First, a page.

The study used a nonexperimental design comparing the outcomes of CareerAdvance parents with a matched group of parents from the CAP Tulsa Head Start programs. Initially, 317 parents applied to CareerAdvance, 221 were accepted, and 162 enrolled and agreed to participate in the study. A comparison group of 176 parents was created using propensity scores developed from baseline information. Data were collected at baseline and approximately one year later using data from five sources: Head Start administrative data; questionnaire to Head Start parents on interest in pursuing education and career advancement in the health care sector; in-person parent surveys; Oklahoma Employment Security Commission earnings data; and CareerAdvance administrative data by CAP Tulsa Head Start programs. There were seven cohorts of program participants during the study period from 2011-2014. Due to missing data at follow-up, the analysis sample was reduced to 150 in the treatment and 137 in the comparison group.
Education and skills gain
- The study found that CareerAdvance parents had significantly higher rates of certification completion (58 percentage points) and more years of education (.83) than parents in the comparison group.
- The study also found that CareerAdvance parents had significantly higher rates of enrollment in training/education programs (29 percentage points) than parents in the comparison group.
Earnings and wages
- The study did not find a significant difference between the groups in Year 1 earnings, hourly earnings, or measure of economic hardship.
- The study found that CareerAdvance parents had significantly higher rates of part-time employment (11 percentage points) and worked more irregular hours (11 percentage points) than parents in the comparison group.
- The study also found that CareerAdvance parents had significantly higher rates of employment in the healthcare sector (23 percentage points) than parents in the comparison group.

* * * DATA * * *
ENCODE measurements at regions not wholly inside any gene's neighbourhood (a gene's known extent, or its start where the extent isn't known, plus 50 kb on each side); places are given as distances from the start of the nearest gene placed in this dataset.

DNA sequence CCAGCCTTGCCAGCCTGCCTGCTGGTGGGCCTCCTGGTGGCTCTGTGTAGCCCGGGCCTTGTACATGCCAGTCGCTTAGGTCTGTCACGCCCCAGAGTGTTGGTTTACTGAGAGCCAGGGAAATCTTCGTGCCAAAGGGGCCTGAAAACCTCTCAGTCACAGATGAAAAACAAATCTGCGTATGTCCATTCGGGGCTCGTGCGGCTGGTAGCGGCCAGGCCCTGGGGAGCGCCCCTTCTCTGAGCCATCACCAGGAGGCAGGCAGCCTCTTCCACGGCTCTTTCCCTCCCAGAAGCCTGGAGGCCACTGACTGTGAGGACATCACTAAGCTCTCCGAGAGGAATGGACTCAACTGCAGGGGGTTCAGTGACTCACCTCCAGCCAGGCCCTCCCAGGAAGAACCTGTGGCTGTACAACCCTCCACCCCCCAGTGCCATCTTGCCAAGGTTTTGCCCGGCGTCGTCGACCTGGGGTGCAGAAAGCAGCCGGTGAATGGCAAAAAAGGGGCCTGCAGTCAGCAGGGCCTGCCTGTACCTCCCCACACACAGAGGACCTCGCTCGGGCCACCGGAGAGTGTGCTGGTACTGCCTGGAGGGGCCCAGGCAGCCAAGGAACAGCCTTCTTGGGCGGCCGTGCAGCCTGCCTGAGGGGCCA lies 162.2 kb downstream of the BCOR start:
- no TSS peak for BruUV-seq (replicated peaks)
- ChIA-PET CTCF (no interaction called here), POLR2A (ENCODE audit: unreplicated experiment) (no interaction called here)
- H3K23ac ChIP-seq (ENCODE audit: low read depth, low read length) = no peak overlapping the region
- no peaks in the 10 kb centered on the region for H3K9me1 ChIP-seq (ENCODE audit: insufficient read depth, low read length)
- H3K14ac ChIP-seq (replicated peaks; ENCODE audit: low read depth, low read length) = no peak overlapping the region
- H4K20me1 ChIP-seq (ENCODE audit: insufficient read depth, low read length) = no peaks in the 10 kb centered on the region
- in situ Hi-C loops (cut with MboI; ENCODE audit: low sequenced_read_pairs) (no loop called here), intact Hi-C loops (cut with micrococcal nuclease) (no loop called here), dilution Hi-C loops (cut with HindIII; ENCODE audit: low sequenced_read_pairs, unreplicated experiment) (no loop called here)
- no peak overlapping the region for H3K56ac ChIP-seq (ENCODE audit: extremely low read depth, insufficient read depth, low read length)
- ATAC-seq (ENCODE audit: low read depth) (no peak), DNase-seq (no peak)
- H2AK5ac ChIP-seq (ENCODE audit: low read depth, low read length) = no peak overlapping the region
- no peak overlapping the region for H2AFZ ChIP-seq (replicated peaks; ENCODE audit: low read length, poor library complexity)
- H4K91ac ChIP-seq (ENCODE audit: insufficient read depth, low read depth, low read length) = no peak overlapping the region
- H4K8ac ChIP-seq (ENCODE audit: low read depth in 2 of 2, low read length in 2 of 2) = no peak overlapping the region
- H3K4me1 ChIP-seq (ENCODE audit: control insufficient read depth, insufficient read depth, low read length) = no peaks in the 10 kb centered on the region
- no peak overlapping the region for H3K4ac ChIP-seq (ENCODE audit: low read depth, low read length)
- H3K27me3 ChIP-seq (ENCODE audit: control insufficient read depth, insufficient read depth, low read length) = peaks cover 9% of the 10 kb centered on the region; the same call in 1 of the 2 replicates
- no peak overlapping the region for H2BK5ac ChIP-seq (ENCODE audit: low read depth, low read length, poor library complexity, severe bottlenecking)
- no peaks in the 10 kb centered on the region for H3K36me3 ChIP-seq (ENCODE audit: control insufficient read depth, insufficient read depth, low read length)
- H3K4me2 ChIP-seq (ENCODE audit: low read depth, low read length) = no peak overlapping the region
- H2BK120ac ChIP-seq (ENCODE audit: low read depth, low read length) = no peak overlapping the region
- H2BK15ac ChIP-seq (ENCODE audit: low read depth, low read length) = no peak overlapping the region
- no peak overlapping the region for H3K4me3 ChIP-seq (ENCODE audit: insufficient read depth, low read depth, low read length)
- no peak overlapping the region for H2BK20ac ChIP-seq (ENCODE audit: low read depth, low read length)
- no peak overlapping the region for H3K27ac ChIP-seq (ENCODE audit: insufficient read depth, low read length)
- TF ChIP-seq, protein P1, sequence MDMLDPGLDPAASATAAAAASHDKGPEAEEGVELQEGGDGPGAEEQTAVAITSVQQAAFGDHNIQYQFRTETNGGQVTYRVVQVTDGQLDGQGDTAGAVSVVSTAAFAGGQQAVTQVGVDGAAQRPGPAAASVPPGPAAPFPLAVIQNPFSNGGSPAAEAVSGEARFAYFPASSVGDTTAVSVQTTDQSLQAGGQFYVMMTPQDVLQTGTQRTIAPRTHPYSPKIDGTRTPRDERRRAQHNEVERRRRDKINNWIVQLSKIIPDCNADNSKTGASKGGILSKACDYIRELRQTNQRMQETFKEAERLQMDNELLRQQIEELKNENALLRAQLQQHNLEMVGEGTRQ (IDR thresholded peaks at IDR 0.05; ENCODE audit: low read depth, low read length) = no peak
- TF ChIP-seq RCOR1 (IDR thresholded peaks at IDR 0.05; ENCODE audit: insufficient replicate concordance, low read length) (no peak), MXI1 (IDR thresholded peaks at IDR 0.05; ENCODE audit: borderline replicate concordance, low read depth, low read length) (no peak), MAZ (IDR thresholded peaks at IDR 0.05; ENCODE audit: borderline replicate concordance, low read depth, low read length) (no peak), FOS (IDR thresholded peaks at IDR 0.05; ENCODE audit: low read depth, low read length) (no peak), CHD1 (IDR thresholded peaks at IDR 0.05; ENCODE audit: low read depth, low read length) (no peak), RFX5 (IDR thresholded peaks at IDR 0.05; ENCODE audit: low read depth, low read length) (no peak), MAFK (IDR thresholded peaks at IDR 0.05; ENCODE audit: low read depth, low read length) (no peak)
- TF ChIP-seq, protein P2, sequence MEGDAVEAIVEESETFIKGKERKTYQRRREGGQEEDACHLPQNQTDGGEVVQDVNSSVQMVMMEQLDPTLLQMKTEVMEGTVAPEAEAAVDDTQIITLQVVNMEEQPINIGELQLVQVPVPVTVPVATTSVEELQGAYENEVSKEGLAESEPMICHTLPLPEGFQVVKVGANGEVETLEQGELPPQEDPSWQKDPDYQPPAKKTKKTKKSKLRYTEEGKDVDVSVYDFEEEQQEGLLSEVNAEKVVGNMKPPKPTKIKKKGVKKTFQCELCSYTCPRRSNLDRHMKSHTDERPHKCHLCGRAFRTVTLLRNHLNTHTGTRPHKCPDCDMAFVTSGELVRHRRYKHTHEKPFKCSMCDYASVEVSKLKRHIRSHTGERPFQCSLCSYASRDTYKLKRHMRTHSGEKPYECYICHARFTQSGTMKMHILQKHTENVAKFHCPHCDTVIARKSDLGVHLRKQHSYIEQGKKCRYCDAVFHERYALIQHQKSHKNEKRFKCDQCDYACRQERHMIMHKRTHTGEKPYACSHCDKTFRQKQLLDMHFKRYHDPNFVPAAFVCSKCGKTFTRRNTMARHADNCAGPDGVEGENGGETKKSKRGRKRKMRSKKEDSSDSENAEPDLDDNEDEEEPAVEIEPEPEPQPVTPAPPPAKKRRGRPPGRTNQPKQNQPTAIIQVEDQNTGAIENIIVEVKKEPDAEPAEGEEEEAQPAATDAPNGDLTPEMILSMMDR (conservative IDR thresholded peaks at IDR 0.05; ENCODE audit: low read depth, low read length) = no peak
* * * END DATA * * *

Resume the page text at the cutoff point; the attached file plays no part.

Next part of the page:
- The study found no significant differences between the groups in overall employment, full-time employment, or working non-standard hours.
Considerations for Interpreting the Findings
Outcomes reflect findings after only one year. Outcomes on employment and earnings may not be fully realized at the one-year mark since 2/3 of CareerAdvance parents remained enrolled in the program at the one-year point, which could negatively impact their employment and earnings outcomes. Additionally, much of the data is self-reported through the baseline and follow-up surveys.
Though the authors controlled for motivation it is possible still that the parents who self-selected into the program could differ in observable and unobservable ways, affecting the outcomes of interest. It should also be noted that the study lacks generalizability – the outcomes observed here are specific to a group of parents that were different from the larger population of parents in the CAP Tulsa Head Start program.
Causal Evidence Rating
The quality of causal evidence presented in this report is moderate because it was based on a well-implemented nonexperimental design. This means we are somewhat confident that the estimated effects are attributable to the CareerAdvance program, but other factors might also have contributed.